The potential of different plant species to yield newer antibacterial agents was illustrated by Shahid et al., even if no toxicity tests were reported.[17] They divided the compounds in a first generation of plant drugs – simply botanicals – employed on empirical evidence by traditional societies from different parts of the world in more or less their crude form; a second generation, based on scientific processing of the plant extract to isolate their active constituents; and a third developed generation of phytotherapeutic agents assessed for detailed pharmacological/biochemical studies.

The large spectrum of activity of natural resins derived mostly from plants and their secondary metabolites suggests their potential application as antimicrobial agents, in particular the main natural resins that belong to the family of Pinaceae, Cupressaceae, Apiaceae, Burseraceae, Anacardiaceae, Palmaceae, Euphorbiaceae, Dracenaceae and Fabaceae. Natural gums and extracts of the whole resins, as well as specific extracts, fractions, essential oils and isolated compounds from the above resins revealed antifungal, antibacterial and antiprotozoal activity.[18,19]

Different species of the plant genus Hypericum, used in traditional medicine, contained several compounds including hyperenone A, hypercalin B and hyperphorin, responsible for antibacterial activity on resistant Staphylococcus aureus and also on Mycobacterium tuberculosis.[6,20] In particular, hyperenone A inhibited the ATP-dependent MurE ligase of M. tuberculosis, a crucial enzyme in the cytoplasmic steps of peptidoglycan biosynthesis.

Numerous extracts and compounds derived from Cameroonian plants have recently been tested for antimicrobial activity;[21] it was shown that phenolics and alkaloids were the most bioactive compounds revealing significant activity (MIC <10 µg/ml).

Termentzi et al. also discussed the effectiveness of propolis; this is an apicultural term characterizing all the resins that honey bees collect from various plants and mix with wax, and exudates from their salivary glands.[18] The chemical texture of propolis varies according to the geographical region and the type of vegetal resins that bees use. Whilst assessing two propolis specimens, our group demonstrated that the extract richer in the flavonoids pinocembrin and galangin, as shown by using high-performance liquid chromatography, was more active against Streptococcus pyogenes strains.[22] The antimicrobial effect of Korean propolis was studied against Streptococcus mutans suggesting the use of this product for the prevention of dental caries.[23]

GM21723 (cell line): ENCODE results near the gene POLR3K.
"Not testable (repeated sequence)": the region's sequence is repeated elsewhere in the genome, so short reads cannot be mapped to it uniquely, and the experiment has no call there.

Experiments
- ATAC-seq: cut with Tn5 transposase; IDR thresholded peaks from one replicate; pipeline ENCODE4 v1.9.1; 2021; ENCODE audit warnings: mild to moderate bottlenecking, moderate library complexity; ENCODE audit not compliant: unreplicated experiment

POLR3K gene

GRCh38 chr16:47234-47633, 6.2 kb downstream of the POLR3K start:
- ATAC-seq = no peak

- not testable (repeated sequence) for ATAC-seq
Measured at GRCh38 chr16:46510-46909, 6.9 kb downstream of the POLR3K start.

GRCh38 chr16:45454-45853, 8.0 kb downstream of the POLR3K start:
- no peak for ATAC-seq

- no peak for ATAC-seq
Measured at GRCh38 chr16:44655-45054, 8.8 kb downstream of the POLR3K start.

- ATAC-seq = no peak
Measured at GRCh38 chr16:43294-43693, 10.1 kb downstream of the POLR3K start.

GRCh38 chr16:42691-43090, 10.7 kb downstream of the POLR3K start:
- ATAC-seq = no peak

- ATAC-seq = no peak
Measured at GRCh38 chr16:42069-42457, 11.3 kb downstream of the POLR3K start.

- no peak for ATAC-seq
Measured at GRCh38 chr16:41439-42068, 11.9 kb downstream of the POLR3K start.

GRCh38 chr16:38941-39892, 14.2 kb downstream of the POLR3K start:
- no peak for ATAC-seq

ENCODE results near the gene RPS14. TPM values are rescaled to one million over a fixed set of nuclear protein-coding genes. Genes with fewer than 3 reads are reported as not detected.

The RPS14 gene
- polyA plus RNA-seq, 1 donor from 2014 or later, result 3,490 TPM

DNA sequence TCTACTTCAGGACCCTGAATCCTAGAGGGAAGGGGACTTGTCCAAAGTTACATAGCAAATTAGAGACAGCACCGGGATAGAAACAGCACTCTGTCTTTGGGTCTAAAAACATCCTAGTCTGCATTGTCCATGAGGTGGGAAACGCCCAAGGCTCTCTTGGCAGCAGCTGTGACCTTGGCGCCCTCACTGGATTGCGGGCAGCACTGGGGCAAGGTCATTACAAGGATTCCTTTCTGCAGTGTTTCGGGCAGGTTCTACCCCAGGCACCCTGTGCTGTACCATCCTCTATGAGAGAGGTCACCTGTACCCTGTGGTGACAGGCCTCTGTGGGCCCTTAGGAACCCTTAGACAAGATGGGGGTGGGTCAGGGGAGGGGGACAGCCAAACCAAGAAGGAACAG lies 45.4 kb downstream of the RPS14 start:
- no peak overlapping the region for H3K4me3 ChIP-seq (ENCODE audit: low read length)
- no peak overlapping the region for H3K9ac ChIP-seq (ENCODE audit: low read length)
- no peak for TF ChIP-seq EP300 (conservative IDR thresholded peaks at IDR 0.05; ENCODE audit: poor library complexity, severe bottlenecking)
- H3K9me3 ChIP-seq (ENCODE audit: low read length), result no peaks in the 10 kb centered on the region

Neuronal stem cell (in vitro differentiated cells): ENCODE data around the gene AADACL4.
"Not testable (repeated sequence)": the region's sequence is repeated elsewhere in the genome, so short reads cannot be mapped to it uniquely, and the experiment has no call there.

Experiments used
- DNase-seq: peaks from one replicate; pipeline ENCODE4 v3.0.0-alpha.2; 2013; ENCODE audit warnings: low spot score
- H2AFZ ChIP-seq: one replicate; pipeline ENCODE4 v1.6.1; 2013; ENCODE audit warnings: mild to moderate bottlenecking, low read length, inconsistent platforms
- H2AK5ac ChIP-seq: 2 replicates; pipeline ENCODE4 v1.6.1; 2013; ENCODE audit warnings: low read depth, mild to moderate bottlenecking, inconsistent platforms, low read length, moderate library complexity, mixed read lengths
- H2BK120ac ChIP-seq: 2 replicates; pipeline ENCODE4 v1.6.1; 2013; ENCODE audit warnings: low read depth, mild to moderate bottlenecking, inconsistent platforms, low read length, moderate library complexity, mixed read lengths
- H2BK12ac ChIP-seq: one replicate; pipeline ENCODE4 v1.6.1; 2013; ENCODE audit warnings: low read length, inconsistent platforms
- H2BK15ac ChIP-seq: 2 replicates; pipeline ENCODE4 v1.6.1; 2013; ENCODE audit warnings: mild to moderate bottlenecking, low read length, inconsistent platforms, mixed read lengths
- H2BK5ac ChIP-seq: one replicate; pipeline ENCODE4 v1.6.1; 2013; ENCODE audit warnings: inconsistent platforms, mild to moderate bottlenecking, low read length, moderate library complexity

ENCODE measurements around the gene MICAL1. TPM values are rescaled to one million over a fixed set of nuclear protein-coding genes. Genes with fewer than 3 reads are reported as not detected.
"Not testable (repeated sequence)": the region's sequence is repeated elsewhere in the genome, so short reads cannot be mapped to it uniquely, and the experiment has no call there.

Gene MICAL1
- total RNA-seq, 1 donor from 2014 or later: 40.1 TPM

Using a multidisciplinary approach Wangchuk et al. effected a scientific validation of selected Bhutanese medicinal plants establishing the major classes of phytochemicals responsible for the broad range of biological activities.[24] They selected plants of different families containing tannins, alkaloids and flavonoids, plants ethnopharmacologically indicated apt to treat bacterial, fungal, malarial and Trypanosoma brucei rhodesiense diseases. Their study demonstrated the significant scientific evidence of the ethnodirected biorational approach. Also, caper (Capparis sp.) – a shrub and aromatic plant with a large natural distribution, in particular in the Mediterranean Sea Basin – have been used in traditional medicines to cure some diseases.[25] Phytochemical studies indicated the presence of different compounds, such as spermidine, rutin, quercetin, kaempferol, stigmasterol, campesterol, tocopherol and carotenoids, responsible for antimicrobial, anti-oxidative, anti-inflammatory, immunomodulatory and antiviral properties. Seed extracts of Capparis decidua in particular showed antibacterial, antifungal and antileishmanial activity probably due to quaternary ammonium and glucosinolate.

Essential oils, derived from aromatic medicinal plants (e.g., fennel, peppermint, thyme and lavender) and containing mixtures of volatile substances, such as monoterpenes, sesquiterpenes and/or phenylpropanoids, have been reported to be active on Gram-positive and Gram-negative bacteria and on yeasts, fungi and viruses.[3,5,17,26–31] Helicobacter pylori was susceptible to different essential oils, in particular carrot (Daucus carota) seed oil and Mycoplasma pneumoniae to tea tree (Melaleuca alternifolia) oil, which seems to affect the intracellular cytoskeleton structure.[24] Essential oil mixtures, primarily composed of terpenoids and aromatic and aliphatic constituents have been studied for antimicrobial activity also against caries-related bacteria. Some components acts as inhibitors of bacterial growth, some as inhibitors of exopolysaccharide synthesis and others inhibit bacterial adherence.[32,33]

The aim of this review is to report, based on the consultation of the up-to-date literature, the antimicrobial activity of natural products derived from plants, focusing on the mechanisms of action of the compounds contained that may constitute a reservoir of substances that can be used against bacteria and fungi.